Why the Glaciers in the Alps of Europe melting unabatedly? The rapid melting of the glaciers poses a scientific mystery. They started melting rapidly back in the 1860s. In a span of about 50 years, some of the biggest glaciers had retreated more than half a mile.
U.S. researchers have claimed that they have uncovered “strong evidence” for the melting of glaciers. According to them, soot, or black carbon, sent into the air by a rapidly industrializing Europe has likely caused the abrupt retreat of Alps mountain glaciers.
The findings, published in the U.S. journal Proceedings of the National Academy of Sciences, may help resolve the scientific debate about why the Alps glaciers melting began in the 1860s decades before global temperatures started rising again.
According to the report, Central European Alps glacier records dating back to the 1500s show that between 1860 and 1930, loosely defined as the end of the Little Ice Age in Europe, large valley glaciers in the Alps abruptly retreated by an average of nearly 1 kilometer. Yet weather in Europe cooled by about 1 degree Celsius during that time. Scientists have long been puzzled as to why the mismatch between the climate and glacier records occurred.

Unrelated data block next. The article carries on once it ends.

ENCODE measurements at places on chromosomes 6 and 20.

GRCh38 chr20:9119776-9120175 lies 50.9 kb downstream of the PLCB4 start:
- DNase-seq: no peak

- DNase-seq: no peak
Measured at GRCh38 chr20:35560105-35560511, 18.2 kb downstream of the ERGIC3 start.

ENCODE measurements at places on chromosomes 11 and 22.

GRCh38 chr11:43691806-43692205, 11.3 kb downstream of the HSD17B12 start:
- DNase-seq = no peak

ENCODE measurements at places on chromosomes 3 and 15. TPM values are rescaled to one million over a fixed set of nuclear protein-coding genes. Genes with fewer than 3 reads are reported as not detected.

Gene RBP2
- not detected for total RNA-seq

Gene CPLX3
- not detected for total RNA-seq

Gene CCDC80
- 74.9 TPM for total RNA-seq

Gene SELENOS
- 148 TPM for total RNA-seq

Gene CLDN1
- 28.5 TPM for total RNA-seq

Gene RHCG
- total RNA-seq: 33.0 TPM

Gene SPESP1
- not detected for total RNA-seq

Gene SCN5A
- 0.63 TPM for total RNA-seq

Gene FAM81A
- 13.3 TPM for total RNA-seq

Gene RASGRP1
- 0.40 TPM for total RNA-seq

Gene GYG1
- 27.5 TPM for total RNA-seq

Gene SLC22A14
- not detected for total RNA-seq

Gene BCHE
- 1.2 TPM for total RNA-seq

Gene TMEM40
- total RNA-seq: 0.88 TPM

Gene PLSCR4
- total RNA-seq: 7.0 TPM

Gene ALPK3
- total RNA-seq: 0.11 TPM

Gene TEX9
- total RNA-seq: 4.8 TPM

“In the decades following the 1850s, Europe was undergoing a powerful economic and atmospheric transformation spurred by industrialization. Residents, transportation, and perhaps most importantly, industry in Western Europe began burning coal in earnest, spewing huge quantities of black carbon and other dark particles into the atmosphere,” the researchers said in a statement.
“When black carbon particles settle on snow, they darken the surface. This melts the snow and exposes the underlying glacier ice to sunlight and relatively warm air earlier in the year, allowing more and faster melt,” they said.